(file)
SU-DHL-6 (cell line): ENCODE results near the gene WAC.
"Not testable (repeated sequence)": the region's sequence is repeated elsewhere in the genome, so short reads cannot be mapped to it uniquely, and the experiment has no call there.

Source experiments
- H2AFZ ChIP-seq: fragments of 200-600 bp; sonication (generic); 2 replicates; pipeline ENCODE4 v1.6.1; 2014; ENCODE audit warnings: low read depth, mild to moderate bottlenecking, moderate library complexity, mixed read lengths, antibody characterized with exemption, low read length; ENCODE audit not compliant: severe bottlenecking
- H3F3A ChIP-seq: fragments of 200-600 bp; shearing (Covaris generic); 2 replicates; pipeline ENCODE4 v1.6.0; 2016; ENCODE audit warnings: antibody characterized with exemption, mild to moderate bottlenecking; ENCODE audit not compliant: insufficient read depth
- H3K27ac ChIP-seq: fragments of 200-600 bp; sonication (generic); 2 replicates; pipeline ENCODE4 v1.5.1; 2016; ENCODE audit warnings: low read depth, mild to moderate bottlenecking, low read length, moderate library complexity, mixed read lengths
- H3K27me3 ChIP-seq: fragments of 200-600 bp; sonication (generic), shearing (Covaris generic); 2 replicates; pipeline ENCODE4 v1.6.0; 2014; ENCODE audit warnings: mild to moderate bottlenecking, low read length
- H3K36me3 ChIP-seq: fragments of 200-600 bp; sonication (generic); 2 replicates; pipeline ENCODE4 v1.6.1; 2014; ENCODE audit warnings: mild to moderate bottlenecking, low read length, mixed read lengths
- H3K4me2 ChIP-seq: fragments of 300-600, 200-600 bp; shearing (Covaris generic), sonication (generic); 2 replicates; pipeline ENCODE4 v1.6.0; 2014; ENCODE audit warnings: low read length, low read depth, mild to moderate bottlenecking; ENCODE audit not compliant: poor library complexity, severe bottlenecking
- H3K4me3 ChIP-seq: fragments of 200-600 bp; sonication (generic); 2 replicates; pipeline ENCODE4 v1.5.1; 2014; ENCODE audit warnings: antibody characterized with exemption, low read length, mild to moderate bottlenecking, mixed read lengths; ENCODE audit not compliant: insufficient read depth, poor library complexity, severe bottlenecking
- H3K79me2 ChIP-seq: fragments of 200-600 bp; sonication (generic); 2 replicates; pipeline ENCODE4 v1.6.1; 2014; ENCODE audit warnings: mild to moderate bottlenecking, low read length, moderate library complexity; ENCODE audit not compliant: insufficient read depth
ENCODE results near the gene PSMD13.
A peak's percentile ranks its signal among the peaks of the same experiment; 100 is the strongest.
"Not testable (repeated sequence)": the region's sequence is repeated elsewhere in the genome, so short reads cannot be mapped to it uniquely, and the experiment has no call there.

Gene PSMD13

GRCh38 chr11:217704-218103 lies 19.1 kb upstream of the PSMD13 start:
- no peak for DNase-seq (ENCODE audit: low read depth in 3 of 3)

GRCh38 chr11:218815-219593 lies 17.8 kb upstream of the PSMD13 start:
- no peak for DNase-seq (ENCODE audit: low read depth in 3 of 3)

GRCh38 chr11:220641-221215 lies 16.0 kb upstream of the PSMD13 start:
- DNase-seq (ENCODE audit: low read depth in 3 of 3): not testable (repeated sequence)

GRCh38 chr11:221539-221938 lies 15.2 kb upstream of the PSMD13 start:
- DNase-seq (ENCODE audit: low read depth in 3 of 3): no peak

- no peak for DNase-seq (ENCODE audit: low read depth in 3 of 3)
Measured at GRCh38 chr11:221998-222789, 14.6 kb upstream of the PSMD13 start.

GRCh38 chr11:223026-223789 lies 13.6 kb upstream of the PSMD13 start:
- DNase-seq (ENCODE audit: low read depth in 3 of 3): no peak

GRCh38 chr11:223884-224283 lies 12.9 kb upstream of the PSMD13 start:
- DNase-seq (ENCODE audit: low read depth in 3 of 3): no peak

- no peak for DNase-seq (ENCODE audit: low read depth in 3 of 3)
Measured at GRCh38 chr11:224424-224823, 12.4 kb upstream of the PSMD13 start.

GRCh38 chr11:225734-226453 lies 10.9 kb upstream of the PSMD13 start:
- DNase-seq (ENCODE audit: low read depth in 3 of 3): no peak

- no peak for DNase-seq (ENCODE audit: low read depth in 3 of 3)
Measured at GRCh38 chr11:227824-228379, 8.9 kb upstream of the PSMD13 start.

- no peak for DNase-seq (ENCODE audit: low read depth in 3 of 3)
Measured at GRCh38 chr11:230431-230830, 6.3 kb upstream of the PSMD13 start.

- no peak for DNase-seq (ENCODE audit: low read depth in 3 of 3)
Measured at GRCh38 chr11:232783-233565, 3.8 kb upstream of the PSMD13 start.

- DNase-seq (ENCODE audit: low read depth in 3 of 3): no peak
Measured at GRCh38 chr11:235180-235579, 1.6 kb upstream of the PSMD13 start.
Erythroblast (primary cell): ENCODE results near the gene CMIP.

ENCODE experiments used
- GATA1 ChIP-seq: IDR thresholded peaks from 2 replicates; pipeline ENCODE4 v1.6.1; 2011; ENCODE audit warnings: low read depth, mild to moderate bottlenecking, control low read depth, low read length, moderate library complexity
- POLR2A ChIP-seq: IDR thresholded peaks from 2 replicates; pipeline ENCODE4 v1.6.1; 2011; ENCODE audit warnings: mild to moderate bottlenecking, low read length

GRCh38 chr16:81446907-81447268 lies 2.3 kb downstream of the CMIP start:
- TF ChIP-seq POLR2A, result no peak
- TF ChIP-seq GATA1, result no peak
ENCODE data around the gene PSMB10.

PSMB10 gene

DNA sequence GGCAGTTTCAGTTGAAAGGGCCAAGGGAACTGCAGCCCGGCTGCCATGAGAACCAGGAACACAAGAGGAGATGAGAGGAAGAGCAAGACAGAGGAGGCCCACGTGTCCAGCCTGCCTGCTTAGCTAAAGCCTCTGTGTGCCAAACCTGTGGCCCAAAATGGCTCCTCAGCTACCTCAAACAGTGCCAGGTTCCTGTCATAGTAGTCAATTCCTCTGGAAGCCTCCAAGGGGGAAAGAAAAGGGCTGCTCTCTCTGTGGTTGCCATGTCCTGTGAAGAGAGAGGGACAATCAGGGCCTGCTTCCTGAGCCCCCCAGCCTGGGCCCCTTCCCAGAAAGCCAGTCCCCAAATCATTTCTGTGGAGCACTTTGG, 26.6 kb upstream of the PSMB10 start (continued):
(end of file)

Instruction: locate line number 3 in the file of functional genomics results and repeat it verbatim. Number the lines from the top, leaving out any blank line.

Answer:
Source experiments